Does good news sell?

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With charities’ fundraising practices under increasing scrutiny there’s more and more  focus on ensuring that campaigns to bring in new supporters don’t bring a charity into disrepute. So we shouldn’t be surprised to find that major charities are increasingly using more positive messaging in activities aimed at recruiting new donors.

For example both WaterAid and Oxfam have recently launched DRTV campaigns with resolutely upbeat messages. They’re nice, well executed and make you feel good.

But do campaigns like this work?

We’d all like to live in a world where people gave charities money as a result of the positive stories about the good we do, rather than responding to the horrors and evils that abound in the world. But our experience as fundraisers is that this isn’t how donors behave. If you don’t show the need you don’t get the gift.

And to the extent that we can trust behavioural research into fundraising (which is not all that much), the evidence is clearly that “sad” images and messages trump “happy” most of the time.

So it’ll be interesting to see how these new campaigns and others that are coming like them will work. I’ve learned to be very cautious about forecasting how fundraising campaigns will work based on just seeing the creative. There are a lot of other factors at work and without really knowing the strategy behind a campaign we shouldn’t rush to judgement. These examples are clearly not in the “stupid nonprofit ad” category (a favourite website of mine). They have clearly been developed by experienced people who know what they’re doing. Both charities are clearly chasing donors who will give more for longer and are probably able to accept that this approach is likely to cost them more in the short term. I guess we’ll see how successful this turns out to be.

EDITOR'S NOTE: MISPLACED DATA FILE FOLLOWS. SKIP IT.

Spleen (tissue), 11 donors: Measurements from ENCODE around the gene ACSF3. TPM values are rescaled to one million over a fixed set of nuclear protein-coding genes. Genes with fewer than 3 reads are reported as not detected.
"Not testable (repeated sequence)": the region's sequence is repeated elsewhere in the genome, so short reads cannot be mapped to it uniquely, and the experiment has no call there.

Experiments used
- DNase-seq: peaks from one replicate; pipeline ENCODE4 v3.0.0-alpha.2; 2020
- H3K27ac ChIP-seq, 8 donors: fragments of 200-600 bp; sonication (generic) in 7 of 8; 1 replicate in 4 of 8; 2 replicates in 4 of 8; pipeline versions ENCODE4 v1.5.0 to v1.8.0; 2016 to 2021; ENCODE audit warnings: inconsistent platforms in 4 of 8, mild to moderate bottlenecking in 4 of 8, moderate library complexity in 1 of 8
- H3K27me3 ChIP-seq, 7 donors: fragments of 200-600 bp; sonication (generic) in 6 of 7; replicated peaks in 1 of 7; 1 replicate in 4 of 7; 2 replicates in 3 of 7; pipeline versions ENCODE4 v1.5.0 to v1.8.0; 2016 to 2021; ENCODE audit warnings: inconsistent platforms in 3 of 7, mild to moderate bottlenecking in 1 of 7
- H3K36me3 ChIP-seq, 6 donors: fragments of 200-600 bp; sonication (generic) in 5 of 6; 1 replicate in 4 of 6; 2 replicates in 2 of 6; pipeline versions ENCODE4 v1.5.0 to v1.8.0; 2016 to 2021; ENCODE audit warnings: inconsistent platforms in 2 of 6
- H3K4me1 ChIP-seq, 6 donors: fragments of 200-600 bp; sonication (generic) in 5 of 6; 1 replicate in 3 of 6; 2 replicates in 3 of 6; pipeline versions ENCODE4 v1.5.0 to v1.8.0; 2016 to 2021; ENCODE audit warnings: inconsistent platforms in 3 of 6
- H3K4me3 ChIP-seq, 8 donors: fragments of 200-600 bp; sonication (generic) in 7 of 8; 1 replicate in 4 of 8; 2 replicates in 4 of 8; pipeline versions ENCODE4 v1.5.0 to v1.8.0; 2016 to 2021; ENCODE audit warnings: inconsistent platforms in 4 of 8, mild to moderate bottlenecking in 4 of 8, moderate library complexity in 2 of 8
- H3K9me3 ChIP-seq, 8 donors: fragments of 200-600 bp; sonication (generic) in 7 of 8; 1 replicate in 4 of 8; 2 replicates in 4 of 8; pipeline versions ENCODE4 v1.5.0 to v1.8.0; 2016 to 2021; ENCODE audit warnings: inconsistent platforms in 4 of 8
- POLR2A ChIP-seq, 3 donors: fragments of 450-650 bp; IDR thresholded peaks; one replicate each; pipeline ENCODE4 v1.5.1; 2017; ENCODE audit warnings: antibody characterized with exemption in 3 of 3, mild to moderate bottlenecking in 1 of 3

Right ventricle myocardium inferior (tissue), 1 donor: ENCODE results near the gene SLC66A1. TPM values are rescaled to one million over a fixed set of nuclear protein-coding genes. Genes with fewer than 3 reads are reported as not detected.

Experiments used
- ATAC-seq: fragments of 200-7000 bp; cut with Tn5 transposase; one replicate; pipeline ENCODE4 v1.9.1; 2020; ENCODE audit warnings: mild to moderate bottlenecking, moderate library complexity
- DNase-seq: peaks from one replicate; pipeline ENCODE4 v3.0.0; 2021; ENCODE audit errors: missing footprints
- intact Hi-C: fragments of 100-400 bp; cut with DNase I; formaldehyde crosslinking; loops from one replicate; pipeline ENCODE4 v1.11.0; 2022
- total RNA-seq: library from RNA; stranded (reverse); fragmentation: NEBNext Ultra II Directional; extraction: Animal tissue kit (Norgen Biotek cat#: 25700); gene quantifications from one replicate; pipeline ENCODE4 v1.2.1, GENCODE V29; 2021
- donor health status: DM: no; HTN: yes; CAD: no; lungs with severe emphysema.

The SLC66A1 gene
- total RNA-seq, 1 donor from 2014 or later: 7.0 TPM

I worry more though about other, perhaps less sophisticated charities who take from these and other examples the message that they should make their fundraising more “positive”. The fundamentals of fundraising haven’t changed in my view. If you can’t clearly articulate need and make an emotional connection with an individual, your campaign isn’t likely to work.

Fundraisers are under lots of pressure from other people in their organisations to tell good news stories. To tell uplifting stories about the progress that is being made. It’s important to report back to donors that their gifts have made a difference.

But too much of this happy content and they will ask, “so why do you need us?”

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